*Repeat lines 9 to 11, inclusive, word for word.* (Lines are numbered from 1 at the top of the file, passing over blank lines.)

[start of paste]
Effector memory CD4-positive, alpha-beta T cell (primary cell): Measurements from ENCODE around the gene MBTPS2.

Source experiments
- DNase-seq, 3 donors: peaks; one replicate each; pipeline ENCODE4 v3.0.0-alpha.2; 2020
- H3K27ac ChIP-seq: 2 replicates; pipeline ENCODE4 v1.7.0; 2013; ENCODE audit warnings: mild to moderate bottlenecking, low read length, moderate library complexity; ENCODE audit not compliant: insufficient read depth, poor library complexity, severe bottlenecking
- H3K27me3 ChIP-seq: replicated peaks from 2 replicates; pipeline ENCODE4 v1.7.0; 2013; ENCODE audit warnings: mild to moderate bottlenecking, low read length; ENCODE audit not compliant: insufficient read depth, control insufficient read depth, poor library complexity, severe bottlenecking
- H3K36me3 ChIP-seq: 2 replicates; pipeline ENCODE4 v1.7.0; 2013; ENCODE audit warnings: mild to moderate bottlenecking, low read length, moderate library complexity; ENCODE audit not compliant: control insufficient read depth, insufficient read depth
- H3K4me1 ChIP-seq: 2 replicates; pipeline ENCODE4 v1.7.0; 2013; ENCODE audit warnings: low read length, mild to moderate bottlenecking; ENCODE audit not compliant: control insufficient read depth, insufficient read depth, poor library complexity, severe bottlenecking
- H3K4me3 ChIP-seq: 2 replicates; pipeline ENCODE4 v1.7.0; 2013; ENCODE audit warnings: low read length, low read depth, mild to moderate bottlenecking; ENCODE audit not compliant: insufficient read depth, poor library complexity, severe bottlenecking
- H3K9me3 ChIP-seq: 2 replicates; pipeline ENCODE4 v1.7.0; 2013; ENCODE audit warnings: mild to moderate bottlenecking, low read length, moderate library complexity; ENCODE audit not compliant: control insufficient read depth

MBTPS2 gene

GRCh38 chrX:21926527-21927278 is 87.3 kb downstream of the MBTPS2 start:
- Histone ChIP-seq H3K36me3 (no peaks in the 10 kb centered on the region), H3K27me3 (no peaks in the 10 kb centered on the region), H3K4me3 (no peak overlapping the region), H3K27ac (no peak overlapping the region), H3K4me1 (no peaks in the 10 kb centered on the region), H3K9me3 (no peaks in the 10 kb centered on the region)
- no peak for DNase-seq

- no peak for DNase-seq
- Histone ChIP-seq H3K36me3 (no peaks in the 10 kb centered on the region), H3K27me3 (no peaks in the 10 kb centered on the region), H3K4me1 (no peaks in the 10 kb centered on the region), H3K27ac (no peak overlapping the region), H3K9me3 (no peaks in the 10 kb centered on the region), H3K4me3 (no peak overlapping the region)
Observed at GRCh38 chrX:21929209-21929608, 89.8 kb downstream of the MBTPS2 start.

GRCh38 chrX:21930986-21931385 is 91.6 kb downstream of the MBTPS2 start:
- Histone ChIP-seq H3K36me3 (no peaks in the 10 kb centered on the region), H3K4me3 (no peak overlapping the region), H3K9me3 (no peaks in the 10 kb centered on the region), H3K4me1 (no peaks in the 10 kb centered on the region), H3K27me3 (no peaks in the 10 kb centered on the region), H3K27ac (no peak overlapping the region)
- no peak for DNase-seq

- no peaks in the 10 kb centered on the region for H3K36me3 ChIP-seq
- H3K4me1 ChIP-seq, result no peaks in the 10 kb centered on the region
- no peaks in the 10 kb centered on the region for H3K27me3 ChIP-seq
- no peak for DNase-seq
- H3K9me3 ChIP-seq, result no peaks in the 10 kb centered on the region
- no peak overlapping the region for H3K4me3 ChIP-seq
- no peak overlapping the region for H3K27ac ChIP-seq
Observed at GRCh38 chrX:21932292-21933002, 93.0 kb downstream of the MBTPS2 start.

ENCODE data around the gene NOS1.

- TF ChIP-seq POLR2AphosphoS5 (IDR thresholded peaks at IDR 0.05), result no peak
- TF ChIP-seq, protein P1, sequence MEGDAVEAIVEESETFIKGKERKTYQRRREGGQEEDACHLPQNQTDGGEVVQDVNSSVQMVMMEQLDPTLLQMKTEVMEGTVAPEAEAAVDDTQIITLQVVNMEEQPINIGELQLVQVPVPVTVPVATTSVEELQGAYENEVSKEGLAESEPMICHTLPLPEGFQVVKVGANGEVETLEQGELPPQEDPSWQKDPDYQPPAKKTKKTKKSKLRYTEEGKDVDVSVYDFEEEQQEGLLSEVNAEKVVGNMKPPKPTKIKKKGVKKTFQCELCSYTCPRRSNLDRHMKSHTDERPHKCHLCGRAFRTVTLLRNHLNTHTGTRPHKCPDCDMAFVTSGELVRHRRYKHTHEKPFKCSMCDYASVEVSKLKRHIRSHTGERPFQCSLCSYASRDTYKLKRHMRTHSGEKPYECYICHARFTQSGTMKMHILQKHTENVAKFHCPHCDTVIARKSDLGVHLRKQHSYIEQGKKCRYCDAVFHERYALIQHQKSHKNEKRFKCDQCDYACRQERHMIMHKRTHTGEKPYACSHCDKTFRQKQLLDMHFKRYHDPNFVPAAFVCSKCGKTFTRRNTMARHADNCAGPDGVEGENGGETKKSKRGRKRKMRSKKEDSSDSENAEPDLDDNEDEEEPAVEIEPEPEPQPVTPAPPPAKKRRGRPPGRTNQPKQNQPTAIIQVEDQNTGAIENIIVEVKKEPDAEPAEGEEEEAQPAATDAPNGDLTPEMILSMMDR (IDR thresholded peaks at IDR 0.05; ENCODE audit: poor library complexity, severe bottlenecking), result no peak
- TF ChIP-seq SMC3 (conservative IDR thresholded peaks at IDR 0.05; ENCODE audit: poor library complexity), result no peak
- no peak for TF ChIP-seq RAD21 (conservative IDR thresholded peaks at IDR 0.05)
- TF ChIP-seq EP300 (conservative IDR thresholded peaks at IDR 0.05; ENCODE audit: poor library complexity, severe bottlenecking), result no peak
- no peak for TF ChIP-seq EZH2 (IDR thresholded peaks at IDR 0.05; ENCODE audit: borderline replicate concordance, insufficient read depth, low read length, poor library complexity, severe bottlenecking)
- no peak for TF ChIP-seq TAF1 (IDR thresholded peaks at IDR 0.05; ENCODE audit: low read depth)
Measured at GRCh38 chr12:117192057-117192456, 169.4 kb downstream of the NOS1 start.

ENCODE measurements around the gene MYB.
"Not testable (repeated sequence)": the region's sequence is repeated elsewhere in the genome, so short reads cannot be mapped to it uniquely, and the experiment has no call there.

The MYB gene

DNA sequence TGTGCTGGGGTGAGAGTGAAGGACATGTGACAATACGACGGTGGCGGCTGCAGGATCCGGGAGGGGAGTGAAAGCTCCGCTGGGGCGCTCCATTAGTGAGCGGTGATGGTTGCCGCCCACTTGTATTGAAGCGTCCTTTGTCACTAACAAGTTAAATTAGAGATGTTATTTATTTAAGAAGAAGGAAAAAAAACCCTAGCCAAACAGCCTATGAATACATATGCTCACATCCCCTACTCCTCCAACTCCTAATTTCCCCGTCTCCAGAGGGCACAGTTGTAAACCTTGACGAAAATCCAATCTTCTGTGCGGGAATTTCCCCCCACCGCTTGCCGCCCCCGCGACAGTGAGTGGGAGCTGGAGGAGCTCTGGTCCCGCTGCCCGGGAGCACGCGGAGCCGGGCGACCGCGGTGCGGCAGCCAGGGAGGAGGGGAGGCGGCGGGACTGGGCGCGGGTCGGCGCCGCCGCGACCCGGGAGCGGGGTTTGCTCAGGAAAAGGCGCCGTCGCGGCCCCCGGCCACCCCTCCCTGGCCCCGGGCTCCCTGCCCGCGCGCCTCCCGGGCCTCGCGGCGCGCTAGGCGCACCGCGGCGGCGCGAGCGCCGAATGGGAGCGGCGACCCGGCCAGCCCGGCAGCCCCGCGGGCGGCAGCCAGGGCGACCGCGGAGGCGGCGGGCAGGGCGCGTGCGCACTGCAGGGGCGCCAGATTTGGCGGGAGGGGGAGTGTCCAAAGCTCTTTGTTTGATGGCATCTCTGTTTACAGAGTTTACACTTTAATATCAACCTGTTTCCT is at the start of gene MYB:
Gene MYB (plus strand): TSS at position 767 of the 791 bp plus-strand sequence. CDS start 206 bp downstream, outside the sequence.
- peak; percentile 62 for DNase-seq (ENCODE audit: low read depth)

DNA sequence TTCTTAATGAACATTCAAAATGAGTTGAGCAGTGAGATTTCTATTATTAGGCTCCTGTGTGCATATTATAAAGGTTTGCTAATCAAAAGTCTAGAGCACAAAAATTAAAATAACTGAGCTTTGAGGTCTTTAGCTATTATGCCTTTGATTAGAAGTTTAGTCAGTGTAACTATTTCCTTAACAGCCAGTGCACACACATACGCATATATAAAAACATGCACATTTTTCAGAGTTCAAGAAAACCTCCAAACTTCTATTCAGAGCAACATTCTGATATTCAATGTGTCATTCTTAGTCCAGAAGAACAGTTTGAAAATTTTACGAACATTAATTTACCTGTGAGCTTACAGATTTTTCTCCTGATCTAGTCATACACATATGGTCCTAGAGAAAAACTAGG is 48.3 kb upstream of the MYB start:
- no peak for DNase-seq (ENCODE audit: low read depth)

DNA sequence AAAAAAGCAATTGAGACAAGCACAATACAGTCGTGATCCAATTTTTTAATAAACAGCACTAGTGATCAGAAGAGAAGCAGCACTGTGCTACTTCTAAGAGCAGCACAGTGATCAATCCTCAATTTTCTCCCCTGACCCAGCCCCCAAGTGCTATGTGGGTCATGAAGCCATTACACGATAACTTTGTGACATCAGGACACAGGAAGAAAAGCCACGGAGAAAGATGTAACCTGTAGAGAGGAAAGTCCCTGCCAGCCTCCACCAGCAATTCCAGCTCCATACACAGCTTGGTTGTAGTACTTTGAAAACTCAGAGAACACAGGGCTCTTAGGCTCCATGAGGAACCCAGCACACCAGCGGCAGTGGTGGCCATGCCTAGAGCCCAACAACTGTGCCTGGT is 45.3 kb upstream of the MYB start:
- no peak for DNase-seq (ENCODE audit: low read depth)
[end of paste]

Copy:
- H3K9me3 ChIP-seq: 2 replicates; pipeline ENCODE4 v1.7.0; 2013; ENCODE audit warnings: mild to moderate bottlenecking, low read length, moderate library complexity; ENCODE audit not compliant: control insufficient read depth

MBTPS2 gene

GRCh38 chrX:21926527-21927278 is 87.3 kb downstream of the MBTPS2 start: